I am a member of a "single mothers by choice" group and I do not think there is one woman I've met and talked to in that group who would not prefer to be married (although there are women who choose to become single mothers because they prefer not being married, I think they are quite a small minority; I don't think they should be condemned for the choice they do make, but even more than that I object to being condemned for a choice I didn't make). The term "single mother by choice" generally means a woman who didn't become pregnant by accident or single by divorce but consciously picked out of the options available to her to become a single mother. It does NOT mean that we are single by choice.

I also need no convincing that it is better for a child to have two loving parents. I know that if I ever do manage to have a child without a husband my child will suffer disadvantages as a result, and it breaks my heart. The same could be said and no doubt has been said of people who don't have much money, or who live in remote areas, or who (by choice or otherwise) have only one child. I would not dream of suggesting such people should be deprived of the life-defining experience of having children. I hope you would not either.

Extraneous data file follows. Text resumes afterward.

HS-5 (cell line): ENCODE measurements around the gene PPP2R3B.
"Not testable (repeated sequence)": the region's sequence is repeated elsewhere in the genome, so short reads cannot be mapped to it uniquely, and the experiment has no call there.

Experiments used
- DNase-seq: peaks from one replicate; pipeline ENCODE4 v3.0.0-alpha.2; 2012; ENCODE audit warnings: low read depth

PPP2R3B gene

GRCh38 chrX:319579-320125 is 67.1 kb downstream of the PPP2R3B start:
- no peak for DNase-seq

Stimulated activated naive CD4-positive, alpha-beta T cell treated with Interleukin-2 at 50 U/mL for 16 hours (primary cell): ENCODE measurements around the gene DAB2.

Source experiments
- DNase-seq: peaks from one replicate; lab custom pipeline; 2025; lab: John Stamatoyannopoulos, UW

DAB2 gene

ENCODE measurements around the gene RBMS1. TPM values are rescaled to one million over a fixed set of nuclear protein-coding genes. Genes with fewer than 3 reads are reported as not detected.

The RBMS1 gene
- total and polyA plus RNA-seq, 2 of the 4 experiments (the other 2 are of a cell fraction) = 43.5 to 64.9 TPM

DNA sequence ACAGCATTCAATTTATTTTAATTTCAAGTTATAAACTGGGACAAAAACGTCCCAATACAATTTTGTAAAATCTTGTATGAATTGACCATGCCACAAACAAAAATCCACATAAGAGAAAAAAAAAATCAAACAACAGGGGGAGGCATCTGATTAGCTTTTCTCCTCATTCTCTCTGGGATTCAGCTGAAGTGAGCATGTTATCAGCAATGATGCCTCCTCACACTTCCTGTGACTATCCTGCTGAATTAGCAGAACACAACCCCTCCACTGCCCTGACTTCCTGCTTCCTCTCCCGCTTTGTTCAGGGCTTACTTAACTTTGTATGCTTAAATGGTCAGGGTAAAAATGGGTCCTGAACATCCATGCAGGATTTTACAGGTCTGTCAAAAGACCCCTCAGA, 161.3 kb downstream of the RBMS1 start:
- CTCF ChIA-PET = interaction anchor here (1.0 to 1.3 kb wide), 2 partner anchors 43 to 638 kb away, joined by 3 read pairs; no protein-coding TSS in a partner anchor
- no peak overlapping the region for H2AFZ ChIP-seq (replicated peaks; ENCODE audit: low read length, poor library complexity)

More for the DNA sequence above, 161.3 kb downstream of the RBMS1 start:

Wendy Shalit

For those who have shared their very personal stories here, thank you.

Reprogirl, I don't think anyone is trying to be judgmental, I think people are just trying to look at different angles of the problem.

(And by your own admission it is a very big problem.)

I do agree 100% that we need to spend less time condemning single women who want to have babies, and more time trying to help them not be single (assuming they want to be married). I don't just mean fixing them up, but getting at the root of this missing-suitors problem. But if we hadn't had Nene's blog, then we wouldn't have been thinking about all this and trying to sort it out.

When I hear about these stories, all I usually think is, "There but for the grace of God go I."

Lori, you are obviously right about happiness being a state of mind. (And also, thank you for thanking me.) Still, it makes me sad to see so many of my talented and kind--and attractive--friends out there with somewhat less than stellar marriage prospects.